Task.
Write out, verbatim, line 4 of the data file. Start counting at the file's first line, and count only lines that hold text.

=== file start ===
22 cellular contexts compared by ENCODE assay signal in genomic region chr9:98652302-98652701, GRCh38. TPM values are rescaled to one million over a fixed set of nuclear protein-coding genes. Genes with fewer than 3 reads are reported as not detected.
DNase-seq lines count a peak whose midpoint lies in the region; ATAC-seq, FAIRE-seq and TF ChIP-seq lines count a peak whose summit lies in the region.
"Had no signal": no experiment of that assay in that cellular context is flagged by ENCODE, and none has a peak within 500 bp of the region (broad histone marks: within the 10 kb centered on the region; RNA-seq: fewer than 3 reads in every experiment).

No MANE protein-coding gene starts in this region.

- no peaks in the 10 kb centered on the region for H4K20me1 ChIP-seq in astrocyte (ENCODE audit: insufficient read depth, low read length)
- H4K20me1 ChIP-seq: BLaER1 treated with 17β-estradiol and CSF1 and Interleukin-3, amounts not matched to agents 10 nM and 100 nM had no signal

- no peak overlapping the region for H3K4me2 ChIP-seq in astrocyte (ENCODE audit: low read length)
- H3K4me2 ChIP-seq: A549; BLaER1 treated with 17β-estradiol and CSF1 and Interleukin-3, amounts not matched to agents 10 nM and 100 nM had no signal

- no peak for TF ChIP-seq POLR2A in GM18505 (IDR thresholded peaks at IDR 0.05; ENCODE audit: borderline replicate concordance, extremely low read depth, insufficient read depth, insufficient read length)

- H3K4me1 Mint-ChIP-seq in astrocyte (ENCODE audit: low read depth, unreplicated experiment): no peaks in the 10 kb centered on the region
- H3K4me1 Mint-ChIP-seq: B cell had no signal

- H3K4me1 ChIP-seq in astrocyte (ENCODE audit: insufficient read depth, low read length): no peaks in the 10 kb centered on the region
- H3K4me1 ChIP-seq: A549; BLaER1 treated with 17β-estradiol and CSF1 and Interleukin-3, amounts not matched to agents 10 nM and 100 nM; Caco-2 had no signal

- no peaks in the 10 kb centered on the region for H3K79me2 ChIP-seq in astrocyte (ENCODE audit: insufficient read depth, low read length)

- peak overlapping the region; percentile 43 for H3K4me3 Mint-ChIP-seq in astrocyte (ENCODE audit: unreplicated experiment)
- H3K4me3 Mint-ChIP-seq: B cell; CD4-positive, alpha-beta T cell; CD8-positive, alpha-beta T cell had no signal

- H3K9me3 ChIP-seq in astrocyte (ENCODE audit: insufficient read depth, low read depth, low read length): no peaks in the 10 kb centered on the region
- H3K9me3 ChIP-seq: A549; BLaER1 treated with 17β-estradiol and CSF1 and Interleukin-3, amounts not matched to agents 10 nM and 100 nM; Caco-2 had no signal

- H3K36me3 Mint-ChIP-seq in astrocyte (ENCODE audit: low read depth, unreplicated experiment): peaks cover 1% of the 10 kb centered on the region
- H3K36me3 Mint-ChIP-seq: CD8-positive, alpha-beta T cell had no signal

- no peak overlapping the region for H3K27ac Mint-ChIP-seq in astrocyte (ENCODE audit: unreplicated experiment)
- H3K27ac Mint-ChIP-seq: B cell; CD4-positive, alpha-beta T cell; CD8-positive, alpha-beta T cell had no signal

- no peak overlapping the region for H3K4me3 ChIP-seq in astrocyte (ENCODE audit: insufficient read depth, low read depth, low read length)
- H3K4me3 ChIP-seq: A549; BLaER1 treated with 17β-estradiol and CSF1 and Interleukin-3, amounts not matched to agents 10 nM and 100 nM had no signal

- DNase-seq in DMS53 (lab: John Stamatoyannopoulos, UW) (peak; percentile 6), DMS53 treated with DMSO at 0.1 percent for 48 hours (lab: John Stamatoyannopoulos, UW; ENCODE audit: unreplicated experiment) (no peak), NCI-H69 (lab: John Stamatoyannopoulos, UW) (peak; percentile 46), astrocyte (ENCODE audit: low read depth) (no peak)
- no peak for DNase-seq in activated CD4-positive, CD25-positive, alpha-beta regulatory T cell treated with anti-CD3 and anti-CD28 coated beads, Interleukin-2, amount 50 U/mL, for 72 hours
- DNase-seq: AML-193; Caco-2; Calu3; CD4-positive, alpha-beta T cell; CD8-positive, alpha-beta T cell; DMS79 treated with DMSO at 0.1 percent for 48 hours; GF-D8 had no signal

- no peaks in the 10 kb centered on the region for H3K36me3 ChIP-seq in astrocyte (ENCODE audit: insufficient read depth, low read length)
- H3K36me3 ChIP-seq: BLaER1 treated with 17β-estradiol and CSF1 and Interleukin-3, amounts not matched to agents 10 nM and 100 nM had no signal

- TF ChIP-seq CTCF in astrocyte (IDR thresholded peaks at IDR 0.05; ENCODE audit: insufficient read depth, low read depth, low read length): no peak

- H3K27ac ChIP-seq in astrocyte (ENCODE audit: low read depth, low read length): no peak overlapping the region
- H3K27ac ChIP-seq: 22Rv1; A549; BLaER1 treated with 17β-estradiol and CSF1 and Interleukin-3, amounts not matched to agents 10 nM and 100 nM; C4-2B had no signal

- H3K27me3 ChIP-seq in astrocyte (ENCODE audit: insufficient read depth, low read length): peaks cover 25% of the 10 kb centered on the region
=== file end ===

No MANE protein-coding gene starts in this region.